History and civics appear to be flashpoints in education’s culture wars– what gets taught, how, and by whom are a significant matter of debate and disagreement. But recent polls and studies show these “history wars” are largely taking place between “imagined enemies,” and that caregivers across parties, ideologies, and income levels support increasing the teaching of history and civics and believe it deserves more funding and emphasis in the curriculum.
What should proponents of history and civics education take from these findings? What opportunities exist to cut through politicized narratives and provide meaningful civics for America’s young people? How can philanthropy help?
Please join PACE for a discussion on these questions and more; advanced review of data from Cygnal (https://civxnow.org/likely-voters-and-parents-of-all-stripes-show-strong-support-for-investing-in-k-12-civics/) and More in Common (https://www.historyperceptiongap.us/) is highly encouraged. This event is intended to have a philanthropy focus, but may be relevant for non-funder audiences as well; all are welcome to join.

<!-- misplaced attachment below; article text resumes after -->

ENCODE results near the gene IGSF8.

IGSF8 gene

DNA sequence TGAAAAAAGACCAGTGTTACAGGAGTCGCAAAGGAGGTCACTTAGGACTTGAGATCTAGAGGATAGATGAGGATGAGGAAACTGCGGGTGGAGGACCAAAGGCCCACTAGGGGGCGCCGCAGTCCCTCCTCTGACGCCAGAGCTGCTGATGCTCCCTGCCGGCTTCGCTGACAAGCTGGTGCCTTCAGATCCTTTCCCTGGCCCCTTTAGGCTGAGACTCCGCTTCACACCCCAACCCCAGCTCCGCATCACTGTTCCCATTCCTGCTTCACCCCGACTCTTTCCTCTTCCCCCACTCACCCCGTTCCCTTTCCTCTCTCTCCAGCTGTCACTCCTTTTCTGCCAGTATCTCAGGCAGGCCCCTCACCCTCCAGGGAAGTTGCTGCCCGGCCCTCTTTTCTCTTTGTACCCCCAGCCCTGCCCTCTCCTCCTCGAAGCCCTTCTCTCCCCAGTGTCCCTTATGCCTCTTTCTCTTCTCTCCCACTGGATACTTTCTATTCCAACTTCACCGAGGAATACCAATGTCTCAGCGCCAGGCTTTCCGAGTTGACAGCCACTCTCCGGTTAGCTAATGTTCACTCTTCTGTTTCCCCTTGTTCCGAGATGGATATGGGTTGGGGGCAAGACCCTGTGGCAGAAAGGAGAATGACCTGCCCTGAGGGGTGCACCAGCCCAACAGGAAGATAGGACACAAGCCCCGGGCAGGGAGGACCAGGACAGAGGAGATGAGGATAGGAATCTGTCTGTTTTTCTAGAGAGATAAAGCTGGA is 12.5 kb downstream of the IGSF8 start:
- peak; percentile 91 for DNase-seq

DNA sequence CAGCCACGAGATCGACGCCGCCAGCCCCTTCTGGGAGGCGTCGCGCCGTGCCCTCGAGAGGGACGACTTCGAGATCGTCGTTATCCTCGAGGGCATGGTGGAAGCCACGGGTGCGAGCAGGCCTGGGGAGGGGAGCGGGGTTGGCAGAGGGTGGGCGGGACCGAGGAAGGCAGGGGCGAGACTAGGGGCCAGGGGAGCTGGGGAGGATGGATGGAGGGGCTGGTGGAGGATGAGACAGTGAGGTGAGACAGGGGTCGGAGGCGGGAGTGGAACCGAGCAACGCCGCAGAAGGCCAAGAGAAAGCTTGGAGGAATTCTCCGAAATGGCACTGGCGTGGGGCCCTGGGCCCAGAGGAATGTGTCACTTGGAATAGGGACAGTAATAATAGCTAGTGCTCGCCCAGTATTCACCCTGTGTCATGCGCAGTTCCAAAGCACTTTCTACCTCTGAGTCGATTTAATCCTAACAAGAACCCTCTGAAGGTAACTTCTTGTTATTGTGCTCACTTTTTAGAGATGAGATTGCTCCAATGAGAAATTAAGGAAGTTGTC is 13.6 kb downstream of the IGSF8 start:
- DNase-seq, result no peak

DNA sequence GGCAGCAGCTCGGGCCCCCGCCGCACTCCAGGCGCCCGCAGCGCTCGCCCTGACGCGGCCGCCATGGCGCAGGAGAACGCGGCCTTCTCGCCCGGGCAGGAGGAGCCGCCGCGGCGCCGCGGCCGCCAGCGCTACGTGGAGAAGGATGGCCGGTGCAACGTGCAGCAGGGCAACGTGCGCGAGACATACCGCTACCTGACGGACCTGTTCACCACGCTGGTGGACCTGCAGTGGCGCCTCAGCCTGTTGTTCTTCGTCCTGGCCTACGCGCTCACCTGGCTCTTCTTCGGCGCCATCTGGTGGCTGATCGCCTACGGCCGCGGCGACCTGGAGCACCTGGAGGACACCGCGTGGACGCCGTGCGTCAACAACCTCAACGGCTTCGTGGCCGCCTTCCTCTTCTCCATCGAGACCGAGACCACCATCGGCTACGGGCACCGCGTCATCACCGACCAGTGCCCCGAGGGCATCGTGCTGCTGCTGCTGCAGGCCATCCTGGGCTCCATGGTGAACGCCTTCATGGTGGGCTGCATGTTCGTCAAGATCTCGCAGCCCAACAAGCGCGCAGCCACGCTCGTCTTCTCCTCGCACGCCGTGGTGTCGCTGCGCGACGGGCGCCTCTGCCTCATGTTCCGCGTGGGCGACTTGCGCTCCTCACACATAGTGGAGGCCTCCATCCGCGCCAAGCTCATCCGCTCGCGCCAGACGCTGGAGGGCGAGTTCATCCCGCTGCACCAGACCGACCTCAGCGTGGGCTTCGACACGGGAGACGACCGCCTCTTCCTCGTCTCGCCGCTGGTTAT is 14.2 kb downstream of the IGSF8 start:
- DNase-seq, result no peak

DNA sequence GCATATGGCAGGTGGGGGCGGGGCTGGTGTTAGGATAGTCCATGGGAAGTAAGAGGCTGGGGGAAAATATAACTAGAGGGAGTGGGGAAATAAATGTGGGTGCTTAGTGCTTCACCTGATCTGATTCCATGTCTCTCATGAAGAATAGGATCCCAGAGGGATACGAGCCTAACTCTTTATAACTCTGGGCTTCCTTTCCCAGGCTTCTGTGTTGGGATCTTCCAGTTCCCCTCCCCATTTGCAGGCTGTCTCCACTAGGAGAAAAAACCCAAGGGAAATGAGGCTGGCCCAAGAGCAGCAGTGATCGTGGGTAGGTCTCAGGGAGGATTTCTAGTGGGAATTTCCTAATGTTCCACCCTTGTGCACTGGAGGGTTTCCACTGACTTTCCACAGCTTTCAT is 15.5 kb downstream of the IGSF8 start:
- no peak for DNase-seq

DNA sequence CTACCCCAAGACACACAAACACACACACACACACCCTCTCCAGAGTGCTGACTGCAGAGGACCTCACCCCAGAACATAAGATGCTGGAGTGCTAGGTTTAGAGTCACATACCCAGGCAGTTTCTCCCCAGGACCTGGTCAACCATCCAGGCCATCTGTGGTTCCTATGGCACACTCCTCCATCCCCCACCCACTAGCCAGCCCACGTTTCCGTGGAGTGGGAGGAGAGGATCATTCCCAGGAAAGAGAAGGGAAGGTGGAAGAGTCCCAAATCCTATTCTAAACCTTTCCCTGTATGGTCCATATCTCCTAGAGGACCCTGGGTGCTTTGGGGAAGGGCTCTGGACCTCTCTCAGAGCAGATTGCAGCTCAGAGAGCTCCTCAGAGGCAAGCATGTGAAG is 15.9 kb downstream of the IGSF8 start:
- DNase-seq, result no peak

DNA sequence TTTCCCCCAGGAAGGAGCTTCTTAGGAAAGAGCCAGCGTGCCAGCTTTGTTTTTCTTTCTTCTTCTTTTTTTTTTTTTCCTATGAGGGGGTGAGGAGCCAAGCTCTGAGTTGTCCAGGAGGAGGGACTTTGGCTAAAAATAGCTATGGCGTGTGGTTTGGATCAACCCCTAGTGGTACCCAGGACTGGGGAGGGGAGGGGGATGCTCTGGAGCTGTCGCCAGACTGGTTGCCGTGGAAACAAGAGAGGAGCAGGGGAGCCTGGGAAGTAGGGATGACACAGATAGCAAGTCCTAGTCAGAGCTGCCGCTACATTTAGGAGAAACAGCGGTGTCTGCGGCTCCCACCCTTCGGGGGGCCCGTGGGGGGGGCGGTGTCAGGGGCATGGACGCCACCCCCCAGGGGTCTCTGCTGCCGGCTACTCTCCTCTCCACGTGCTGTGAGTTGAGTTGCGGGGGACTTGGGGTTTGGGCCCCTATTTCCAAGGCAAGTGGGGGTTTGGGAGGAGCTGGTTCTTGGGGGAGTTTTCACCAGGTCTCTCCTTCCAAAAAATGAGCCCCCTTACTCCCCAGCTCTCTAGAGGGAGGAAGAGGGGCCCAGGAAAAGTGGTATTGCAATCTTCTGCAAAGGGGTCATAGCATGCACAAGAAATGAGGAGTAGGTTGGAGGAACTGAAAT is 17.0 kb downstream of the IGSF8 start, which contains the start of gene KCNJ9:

The dialogue is presented in collaboration with CIRCLE, iCivics, Jack Miller Center, Democracy Funders Network, Bill of Rights Institute, and More in Common.